So, as I thought about it, I think that failure to have a plan, both at the strategic level of where the organization is going, and at the tactical level I am an analyst, I need to solve this problem, what am I going to look at? Move to thinking about everything you are going to look at before you do it. I think that's probably the biggest problem, the most common measurement mistake that I see organizations and analysts making.

Eric Enge: Yeah, so there are a couple of things that are just observations. First of all web analytics, real high value web analytics is hard, and what it means is that, when you are trying to bring analytics into a company, that to do a good earnest job of telling the business team of the company, decision makers of the company, what's involved, you probably need to plan on a fair amount of expenditure. One of the things that's really bad about not having a plan is that, now you have told the CEO that you need to spend this money on this package. Well, if you don't have the plan, you can't tell him what he is going to get.

Gary Angel: Yeah, that's so true.

Eric Enge: And, if you can't tell him what he is going to get, then he is never going to approve it. So, there is that issue and even if you are starting small and the budget dollars aren't, the absolute numbers that you are spending in terms of dollars on analytics aren't that great, there is always a good chance that the reason for that is it's a tighter budget situation for you at your company, than it was at Ford Motor Co. as an example.

Gary Angel: Absolutely.

Eric Enge: So, it's still a significant expenditure, and you just need to know what you are going to get out of it.

Gary Angel: I really agree with that, and I think it's a matter both of knowing what you are going to get out of it, so that you can get the dollars, and so that you can justify it. But, also I think so that you can be productive. I think it's both sides of that issue, I think this belief that we are going to throw dollars at analytics without understanding what exactly we are doing with our analytics, just doesn't make sense. And, I think a lot of times too I see companies get into the hiring mode, we are going to hire someone to do web analytics, but they hadn't really clearly thought through what they want their person to tackle.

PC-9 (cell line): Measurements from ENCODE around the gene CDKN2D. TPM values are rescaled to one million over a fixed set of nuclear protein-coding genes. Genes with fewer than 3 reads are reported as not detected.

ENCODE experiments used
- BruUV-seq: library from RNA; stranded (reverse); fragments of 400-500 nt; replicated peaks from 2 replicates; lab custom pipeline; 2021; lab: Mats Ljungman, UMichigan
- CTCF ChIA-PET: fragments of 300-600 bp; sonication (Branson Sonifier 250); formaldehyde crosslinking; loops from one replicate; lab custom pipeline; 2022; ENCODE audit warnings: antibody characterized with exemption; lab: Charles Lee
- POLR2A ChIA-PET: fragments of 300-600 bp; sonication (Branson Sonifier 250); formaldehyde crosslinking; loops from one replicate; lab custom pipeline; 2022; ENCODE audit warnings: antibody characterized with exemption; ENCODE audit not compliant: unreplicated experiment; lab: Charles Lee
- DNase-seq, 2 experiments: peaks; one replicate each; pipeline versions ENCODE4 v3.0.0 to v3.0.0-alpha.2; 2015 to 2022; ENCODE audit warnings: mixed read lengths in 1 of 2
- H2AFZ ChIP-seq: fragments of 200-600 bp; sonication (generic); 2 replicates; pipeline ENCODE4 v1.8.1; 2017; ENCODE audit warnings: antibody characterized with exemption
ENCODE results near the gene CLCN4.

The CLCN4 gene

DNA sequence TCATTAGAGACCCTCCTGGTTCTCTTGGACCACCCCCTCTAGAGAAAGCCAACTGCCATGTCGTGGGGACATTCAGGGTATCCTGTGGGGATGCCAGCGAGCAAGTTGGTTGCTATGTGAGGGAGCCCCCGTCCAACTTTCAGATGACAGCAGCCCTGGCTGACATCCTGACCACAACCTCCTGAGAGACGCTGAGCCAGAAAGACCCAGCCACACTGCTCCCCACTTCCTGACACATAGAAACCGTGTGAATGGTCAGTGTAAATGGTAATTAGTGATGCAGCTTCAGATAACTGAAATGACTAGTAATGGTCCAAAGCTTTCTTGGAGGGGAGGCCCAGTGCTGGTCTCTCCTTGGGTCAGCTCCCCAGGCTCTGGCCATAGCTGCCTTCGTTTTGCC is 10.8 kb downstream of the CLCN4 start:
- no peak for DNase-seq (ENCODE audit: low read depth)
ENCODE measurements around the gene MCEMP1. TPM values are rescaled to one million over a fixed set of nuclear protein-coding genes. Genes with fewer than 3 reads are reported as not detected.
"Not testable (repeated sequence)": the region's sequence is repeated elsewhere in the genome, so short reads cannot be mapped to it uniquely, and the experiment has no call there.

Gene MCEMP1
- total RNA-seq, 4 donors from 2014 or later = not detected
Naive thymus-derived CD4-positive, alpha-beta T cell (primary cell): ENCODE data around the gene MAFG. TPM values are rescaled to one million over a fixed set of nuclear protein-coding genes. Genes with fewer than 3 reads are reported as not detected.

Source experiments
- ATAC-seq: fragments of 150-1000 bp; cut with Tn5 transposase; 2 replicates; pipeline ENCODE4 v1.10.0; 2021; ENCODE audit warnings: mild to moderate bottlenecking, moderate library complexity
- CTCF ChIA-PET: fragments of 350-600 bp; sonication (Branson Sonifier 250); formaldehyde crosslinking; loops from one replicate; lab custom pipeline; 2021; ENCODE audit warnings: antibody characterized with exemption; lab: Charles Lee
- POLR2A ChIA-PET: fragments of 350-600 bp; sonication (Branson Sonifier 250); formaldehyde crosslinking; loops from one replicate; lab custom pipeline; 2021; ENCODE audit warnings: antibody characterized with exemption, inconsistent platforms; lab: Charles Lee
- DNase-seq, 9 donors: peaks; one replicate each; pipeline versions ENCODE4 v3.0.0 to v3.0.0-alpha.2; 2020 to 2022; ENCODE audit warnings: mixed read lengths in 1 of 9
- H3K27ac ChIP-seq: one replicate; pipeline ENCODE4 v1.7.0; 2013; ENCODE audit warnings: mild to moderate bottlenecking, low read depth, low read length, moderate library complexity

I believe that makes it really hard, you are coming new into a company, you are a new hire, you don't know the company that well, and people just expect you to be able to go off and figure out what the analytics agenda is. It just doesn't work that way a lot of the times, I think if you are laying the ground work for an analytics effort, it's important for all the stake holders, the people who are the product managers, the marketing managers, and the CMO's, just sit down and figure it out.

These really are the questions I have, these are the things we need to answer, which of these are really important, which are foundational, which could change our business, which could drive the most value. And, I think once you have that discussion, it just makes it so much clearer for the analyst and for the people in charge, and for all the surrounding stakeholders, why they are doing this and what they darn well better get out of it.

Eric Enge: You mentioned earlier something I want to expand upon too which is how important the question is why you are doing web analytics? I am actually going to pull a thought that was planted in my head originally by Avinash Kaushik, and that is the companion question. In fact the question before that one is what's the purpose of your website?

Gary Angel: Yes.

Eric Enge: A lot of people I find don't have that in mind when they try to do their analytics plan. And of course, you really need to know what you are trying to accomplish. As soon as you have that in your mind, what I am trying to accomplish for the website, the things that you want to do with web analytics start coming clearly to you I think, and quickly the idea as to how you can use analytics to help your business, becomes a lot clear.